Lloyd Jones – Tennessee Run | Album Review

Lloyd Jones – Tennessee Run

14 songs – 45 minutes

VizzTone Label Group VT-LL-010


One of the most soulful guitarists ever to come out of the Pacific Northwest, Lloyd Jones gathers together several top musicians from Nashville for this tour de force album, an all-original set that delivers a heaping helping of the swamp-infused blues and roots he’s been delivering since the ‘70s.

A native of Portland, Ore., Jones grew up in a musical family and turned to the guitar in his teens after playing drums professionally with his brother. Deeply influenced by Chicago blues and R&B, Lloyd’s early years were filled with the sounds of Muddy Waters, Jimmy Reed, James Brown and Sonny Terry and Brownie McGhee and encouragement from both harp giant Big Walter Horton and S.P. Leary, the legendary timekeeper for both Muddy and Howlin’ Wolf.

Jones fronted the pop band Brown Sugar, a regional favorite, through the late ‘70s after replacing his brother in the lineup, and eventually formed a partnership with Curtis Salgado in a duo that endured until the vocalist split for the East Coast to join Roomful of Blues in the mid-‘80s. Lloyd subsequently split his time between his own bands and work with Big Mama Thornton, Albert Collins, Charlie Musselwhite, Tommy Castro and others.  A gifted tunesmith, his songs have been recorded by Salgado, Clarence “Gatemouth” Brown, Joe Louis Walker and Coco Montoya.

Lloyd received inspiration for this disc while sailing on Delbert McClinton’s Sandy Beaches Cruise. Delbert, Teresa James and Portland powerhouse LaRhonda Steele all appear as special guests, delivering vocals on one cut each. Recorded and mixed by Grammy-nominated multi-instrumentalist Kevin McKendree at his Rock House studio in Franklin, Tenn., the lineup includes McKendree on keys with Steve Mackey on bass, Jim Hoke on tenor sax, Quentin Ware on trumpet, Roy Agee on trombone, Kenneth Blevins and Reinhardt Melz on percussion and Etta Britt and Jackie Wilson on backing vocals.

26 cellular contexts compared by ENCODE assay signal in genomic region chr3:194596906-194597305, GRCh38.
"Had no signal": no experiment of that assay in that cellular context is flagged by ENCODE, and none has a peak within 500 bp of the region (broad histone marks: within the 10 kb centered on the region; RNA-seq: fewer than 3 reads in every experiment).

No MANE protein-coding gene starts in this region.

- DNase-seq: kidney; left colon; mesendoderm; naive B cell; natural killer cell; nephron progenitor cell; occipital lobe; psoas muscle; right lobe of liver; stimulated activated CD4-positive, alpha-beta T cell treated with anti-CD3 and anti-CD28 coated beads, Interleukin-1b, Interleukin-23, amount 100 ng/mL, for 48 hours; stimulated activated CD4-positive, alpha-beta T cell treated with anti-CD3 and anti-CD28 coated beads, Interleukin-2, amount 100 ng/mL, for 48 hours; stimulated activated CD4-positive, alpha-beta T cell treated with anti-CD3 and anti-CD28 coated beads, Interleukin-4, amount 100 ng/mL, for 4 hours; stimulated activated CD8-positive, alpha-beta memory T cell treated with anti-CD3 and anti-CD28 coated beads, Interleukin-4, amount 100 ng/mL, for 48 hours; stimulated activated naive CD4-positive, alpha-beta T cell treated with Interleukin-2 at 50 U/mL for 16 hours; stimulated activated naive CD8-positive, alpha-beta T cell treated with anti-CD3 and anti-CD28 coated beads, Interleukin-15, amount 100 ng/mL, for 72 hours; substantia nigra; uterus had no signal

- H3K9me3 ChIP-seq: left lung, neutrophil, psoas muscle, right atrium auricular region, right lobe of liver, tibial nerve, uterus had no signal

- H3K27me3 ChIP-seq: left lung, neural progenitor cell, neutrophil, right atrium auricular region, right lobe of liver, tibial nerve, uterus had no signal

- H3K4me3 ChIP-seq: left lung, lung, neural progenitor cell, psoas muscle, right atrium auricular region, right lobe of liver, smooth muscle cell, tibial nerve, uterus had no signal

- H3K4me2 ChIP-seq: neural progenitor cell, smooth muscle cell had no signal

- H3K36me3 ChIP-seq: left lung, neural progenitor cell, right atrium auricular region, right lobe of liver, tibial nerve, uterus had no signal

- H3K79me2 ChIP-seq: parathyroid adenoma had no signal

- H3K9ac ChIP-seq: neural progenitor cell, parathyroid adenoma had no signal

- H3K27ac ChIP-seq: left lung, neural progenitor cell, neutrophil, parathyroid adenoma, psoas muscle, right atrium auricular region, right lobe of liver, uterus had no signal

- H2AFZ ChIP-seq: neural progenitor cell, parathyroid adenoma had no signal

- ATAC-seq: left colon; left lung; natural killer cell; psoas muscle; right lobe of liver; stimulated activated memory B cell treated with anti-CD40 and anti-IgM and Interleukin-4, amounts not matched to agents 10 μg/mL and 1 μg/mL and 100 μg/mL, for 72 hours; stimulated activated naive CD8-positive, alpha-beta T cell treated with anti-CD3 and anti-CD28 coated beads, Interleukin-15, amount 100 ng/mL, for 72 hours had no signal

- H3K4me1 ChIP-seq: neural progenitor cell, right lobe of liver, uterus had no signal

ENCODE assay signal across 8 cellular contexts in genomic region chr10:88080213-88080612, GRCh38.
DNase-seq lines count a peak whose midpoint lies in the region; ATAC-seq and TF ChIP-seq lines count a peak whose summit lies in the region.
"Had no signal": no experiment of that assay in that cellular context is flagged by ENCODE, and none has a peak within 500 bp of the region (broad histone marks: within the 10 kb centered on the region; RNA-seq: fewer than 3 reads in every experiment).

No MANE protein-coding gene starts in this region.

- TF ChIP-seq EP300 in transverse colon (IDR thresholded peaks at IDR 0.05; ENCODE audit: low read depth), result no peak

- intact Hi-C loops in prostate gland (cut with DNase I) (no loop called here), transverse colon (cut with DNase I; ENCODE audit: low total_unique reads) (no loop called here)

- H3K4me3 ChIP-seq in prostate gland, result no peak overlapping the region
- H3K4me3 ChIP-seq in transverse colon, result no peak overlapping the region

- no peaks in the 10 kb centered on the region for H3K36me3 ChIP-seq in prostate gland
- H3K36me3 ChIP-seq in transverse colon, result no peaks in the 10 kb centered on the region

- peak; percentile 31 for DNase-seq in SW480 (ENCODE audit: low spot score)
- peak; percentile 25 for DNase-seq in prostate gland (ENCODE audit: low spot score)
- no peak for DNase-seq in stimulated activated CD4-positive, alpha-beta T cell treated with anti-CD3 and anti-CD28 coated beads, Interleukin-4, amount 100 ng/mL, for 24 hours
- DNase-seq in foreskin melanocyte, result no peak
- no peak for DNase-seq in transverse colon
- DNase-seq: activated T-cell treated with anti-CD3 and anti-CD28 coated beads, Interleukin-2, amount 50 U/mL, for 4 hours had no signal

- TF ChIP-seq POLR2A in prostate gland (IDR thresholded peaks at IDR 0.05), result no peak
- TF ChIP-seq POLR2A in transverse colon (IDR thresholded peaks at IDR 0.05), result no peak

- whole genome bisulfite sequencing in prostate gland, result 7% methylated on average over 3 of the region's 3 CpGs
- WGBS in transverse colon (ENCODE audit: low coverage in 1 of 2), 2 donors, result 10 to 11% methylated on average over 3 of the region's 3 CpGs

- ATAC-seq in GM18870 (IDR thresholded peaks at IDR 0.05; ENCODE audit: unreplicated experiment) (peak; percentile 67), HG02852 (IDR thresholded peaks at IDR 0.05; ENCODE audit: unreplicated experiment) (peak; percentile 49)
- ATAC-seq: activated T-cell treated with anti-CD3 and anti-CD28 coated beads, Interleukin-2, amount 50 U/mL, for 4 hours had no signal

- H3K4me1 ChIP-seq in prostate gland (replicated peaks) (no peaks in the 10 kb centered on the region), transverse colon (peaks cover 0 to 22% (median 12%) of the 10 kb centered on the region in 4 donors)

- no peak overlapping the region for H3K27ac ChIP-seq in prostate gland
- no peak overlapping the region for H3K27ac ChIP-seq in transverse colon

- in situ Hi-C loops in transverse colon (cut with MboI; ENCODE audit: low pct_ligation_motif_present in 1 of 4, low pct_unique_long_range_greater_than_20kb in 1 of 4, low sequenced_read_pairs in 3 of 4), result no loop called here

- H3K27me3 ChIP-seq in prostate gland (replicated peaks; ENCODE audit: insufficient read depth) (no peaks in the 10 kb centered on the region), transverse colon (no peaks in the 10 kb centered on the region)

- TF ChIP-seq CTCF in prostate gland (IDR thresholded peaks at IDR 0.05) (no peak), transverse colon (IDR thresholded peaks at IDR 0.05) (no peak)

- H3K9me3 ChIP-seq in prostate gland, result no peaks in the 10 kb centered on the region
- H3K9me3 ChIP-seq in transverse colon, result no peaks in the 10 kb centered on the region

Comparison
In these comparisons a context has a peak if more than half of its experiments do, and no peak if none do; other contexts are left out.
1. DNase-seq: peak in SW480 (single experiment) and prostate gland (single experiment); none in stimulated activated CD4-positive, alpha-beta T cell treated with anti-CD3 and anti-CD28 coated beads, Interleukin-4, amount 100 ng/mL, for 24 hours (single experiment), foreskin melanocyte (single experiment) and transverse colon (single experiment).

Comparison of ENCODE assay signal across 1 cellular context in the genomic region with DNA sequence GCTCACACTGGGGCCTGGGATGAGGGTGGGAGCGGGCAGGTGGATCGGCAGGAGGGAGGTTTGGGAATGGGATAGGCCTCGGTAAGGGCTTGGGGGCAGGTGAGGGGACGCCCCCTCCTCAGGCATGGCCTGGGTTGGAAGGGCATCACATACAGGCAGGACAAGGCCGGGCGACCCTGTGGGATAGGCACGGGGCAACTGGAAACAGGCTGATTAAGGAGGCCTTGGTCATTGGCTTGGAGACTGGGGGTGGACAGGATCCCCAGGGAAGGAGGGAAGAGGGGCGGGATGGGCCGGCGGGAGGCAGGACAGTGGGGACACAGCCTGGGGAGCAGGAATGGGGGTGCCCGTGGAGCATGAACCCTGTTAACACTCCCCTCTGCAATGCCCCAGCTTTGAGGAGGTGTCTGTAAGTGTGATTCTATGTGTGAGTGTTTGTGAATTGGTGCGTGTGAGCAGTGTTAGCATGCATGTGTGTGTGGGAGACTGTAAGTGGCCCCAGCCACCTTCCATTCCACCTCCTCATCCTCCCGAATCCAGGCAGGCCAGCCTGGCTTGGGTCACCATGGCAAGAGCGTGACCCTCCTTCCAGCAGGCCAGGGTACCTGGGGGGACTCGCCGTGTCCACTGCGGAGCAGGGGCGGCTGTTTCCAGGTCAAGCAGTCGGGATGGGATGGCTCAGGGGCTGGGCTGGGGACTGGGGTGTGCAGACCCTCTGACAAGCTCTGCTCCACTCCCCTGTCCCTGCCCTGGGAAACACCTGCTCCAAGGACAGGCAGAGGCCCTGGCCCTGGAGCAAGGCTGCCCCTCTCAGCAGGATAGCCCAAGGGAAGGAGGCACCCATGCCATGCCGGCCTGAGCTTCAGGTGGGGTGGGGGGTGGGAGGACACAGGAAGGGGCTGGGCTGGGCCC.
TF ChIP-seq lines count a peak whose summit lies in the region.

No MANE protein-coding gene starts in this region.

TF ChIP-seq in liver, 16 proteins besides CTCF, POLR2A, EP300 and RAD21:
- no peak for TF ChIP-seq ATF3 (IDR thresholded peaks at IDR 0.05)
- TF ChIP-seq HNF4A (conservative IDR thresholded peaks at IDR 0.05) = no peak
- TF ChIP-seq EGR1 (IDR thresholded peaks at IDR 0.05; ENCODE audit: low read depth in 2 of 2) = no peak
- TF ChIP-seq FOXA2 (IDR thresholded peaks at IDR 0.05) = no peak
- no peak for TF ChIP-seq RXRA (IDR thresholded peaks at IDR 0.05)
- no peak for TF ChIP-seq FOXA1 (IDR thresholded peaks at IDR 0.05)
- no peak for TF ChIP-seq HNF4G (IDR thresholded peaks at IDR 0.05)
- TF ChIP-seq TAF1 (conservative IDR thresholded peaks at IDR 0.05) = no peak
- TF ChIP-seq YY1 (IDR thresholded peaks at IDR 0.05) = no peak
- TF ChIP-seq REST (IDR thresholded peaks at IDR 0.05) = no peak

Jones fires out of the gate with a fat, chunky guitar run to open “You Got Me Good,” a horn-propelled blue-eyed soul pleaser that blazes ahead throughout atop a driving rhythm. The feel continues in the medium-fast shuffle, “Me & You,” which celebrates the sparks that fly when the lovebirds are together, before Teresa joins the action, sharing the mic for “I Wish I Could Remember Loving You,” a roadhouse rocker delivered with parallel vocal lines and tasty work on the fretboard and 88s.

The love theme takes a momentary backseat for “Where’s My Phone?” It’s a funky, James Brown-inspired number that opens with a hit of rap as it recounts the unsuccessful search in a percussive stop-time R&B before the unhurried ballad, “A True Love Never Dies,” provides an opportunity to cuddle closely on the dance floor and Bayou Boys” — one of two tunes co-written with McKendree and Grammy winner Gary Nicholson – delivers a tip of the hat to south Louisiana in a style that would make the Meters smile.

Delbert joins the fray for the bluesy rocker “Everybody’s Somebody’s Fool” as Lloyd and Kevin lay down steady riffs to keep things moving steadily forward. The horn-powered “Turn Me Loose” swings from the jump before “That’s All I Want,” another Gulf Coast treat, features LaRhonda as it describes the ecstasy involved in hearing the lady’s voice and sharing a kiss or two, a message that’s repeated in “Love Is Everything.”

Jones’ thoughts turn to food with “Chicken Bones.” All he wants is the meat, but his lady’s split, leaving him with nothing but the frame – and plenty of space for his musicians to display their talent. The Southern rocker, “Every Time We Meet,” puts a smile on his face once more before “Dilly Dally,” a wha-wha-pedaled tune with a Dr. John feel, and rocker “Chevrolet Angel” power the set to close.

Don’t be fooled by the title. Tennessee Run was recorded in the Volunteer State, but definitely conveys the feel of the Big Easy and Louisiana swamp throughout. The warmth of the people, heat of the music and sweet licks shine in every cut. Strongly recommended.

Please follow and like us: